Last summer, Starbucks announced an investment in a company called Bakkt, an open-source platform that enables the buying, selling, and spending of cryptocurrencies. That was pretty much the extent of the news — until now. This week, crypto publication The Block reported that Starbucks had secured “a sizable equity cut” in Bakkt and will be “heavily involved in developing the card and app that will allow it to serve as Bakkt’s first merchant-on-platform.” (Starbucks has no cash investment in Bakkt, and specific financials of the deal were not disclosed.)

But hang on to your Bitcoins, folks: the news doesn’t mean Starbucks will start directly taking crypto for lattes. Bakkt’s software is built to act as the middleman between merchant and cryptocurrency, which means Starbucks customers would have to download Bakkt’s software and use their digital currencies through that. Starbucks, in turn, would swap the cryptocurrency it receives for fiat, or currency the government deems legal but is not backed by a physical commodity. So crypto enthusiasts’ dreams of unseating capitalism will not be realized with this deal.

Taking the point of view of Starbucks, though, working with an intermediary makes sense. Cryptocurrency is a bearish market right now, with Bitcoin dropping 80 percent since its buying spree started in 2017. As we wrote last August, “the reality is that Bitcoin and others remain highly volatile in terms of price, which is one of the biggest reasons more retailers haven’t adopted them as forms of payment.” There are also numerous regulatory and financial risks involved with crypto, so not directly accepting it is simply safer. There is also the question of whether something like Bitcoin could even handle a percentage of the volume of Starbucks’ transactions in real time.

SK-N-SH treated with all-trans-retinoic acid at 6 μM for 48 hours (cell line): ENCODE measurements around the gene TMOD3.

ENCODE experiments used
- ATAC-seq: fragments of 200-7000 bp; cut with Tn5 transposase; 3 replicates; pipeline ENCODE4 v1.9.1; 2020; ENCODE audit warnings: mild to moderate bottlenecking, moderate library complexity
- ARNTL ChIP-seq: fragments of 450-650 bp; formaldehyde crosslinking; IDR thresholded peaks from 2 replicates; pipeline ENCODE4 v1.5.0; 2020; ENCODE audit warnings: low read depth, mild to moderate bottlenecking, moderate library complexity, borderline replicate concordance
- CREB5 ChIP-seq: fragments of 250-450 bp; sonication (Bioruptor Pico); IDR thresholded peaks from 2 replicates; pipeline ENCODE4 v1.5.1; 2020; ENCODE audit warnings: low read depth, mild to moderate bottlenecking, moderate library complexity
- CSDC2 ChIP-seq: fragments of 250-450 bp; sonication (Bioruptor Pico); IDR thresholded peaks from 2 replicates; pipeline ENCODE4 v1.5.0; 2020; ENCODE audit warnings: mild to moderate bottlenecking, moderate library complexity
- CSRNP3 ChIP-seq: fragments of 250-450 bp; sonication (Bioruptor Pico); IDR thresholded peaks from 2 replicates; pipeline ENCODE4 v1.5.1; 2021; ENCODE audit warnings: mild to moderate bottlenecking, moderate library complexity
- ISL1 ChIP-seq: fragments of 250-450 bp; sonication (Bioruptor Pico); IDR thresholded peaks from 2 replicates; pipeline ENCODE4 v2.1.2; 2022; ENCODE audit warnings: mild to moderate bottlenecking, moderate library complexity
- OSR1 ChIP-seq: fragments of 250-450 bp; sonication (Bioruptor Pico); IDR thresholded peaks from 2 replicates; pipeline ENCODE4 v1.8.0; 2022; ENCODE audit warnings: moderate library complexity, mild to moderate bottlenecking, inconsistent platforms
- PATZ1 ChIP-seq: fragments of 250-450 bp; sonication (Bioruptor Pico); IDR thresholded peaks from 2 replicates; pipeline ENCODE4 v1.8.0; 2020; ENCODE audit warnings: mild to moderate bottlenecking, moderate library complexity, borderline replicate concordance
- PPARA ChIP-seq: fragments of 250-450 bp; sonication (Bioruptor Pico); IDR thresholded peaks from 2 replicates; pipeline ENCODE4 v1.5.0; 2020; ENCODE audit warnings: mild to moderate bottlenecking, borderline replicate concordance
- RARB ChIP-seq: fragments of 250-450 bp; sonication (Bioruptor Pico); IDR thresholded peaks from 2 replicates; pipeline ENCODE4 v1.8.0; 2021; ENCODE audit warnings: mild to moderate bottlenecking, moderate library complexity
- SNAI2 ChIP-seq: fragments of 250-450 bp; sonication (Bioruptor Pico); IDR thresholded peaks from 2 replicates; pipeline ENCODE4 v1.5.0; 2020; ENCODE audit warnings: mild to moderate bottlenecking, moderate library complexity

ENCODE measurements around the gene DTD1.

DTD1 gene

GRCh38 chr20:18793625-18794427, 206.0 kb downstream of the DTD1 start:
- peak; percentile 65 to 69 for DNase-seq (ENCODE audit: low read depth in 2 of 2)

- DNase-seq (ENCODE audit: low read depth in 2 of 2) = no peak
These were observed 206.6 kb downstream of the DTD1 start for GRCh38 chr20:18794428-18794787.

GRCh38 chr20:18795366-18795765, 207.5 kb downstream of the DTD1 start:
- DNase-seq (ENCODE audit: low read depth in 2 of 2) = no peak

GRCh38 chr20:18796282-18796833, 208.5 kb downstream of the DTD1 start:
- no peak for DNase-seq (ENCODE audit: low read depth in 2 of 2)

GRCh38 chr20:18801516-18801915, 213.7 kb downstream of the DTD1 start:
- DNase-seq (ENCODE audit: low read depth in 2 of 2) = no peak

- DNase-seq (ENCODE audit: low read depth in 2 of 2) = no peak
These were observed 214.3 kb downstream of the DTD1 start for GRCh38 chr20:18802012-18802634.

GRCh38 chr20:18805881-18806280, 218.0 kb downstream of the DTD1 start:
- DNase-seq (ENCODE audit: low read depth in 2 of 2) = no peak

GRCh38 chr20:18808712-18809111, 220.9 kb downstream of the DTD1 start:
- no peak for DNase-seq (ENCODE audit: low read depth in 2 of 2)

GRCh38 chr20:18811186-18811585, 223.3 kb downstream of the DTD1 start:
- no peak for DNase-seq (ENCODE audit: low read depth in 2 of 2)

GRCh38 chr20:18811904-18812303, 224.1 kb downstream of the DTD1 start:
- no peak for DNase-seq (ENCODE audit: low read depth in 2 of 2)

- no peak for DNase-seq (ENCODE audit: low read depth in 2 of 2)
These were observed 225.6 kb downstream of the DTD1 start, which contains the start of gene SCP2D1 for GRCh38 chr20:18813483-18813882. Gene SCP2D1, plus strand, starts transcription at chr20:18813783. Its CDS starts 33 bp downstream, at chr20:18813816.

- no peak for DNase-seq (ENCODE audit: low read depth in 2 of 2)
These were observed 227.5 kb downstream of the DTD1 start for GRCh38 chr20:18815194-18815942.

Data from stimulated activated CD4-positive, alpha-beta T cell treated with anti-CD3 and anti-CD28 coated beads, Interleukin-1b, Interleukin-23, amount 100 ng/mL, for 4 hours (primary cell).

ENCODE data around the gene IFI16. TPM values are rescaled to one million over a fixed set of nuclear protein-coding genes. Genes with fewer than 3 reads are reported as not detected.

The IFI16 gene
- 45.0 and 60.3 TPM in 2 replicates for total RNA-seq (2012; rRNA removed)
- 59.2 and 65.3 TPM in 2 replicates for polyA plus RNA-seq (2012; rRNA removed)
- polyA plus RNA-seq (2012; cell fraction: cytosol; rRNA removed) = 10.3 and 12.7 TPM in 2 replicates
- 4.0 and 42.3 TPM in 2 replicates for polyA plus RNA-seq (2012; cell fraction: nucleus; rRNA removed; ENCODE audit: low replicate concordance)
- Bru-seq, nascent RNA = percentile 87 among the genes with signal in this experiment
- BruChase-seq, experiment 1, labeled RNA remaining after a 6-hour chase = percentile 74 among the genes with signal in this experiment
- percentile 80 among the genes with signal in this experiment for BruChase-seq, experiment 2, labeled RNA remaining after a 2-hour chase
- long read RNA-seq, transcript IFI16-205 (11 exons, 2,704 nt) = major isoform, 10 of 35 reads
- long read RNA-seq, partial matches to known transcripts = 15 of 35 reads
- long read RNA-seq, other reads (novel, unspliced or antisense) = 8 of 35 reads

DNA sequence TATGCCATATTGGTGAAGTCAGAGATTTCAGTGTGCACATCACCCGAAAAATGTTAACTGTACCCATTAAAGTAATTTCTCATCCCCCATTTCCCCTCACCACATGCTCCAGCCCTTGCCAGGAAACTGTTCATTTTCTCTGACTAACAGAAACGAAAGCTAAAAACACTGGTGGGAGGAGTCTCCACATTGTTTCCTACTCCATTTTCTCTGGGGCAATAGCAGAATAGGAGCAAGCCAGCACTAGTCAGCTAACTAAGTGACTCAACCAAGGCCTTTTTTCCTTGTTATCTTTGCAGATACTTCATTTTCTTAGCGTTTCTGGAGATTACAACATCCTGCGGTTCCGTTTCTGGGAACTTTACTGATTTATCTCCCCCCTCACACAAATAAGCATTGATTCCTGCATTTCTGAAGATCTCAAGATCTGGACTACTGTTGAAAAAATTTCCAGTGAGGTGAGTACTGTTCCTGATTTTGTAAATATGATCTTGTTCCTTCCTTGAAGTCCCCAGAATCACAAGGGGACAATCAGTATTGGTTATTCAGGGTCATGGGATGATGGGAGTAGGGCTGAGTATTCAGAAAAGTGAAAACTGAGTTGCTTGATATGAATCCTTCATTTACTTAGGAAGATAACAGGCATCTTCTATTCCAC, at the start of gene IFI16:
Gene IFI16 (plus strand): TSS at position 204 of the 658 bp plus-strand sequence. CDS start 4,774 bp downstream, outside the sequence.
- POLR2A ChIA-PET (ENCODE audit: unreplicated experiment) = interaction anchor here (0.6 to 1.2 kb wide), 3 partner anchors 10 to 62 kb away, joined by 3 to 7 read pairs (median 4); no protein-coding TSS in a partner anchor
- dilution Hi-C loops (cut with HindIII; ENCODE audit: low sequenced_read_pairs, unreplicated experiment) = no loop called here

Still, it does put the coffee retailer at the forefront of a trend that, despite a bearish market, is going to generate more not less action in the coming years. As Starbucks told the Hard Fork: “We anticipate that a range of cryptocurrencies will gain traction with customers and, through our work with Bakkt, we will be uniquely positioned to constantly consider and offer customers new and unique ways to pay seamlessly, at Starbucks. As we continue to move forward with this work, we anticipate we’ll have more to share in the coming months.”

A handful of retailers out there currently take crypto. Overstock.com is basically a crypto company now. Shopify stores accepts it, as do NewEgg and Microsoft. The latter makes sense, as Microsoft powers the cloud infrastructure behind Bakkt.

We’re still a long ways off from digital currencies being part of the daily routine at the coffee shop, grocery store, or drive-thru. Starbucks’ involvement in the space is significant, but we’ll have to wait for more developments before we can legitmately get excited about the possibilities of crypto for lattes.

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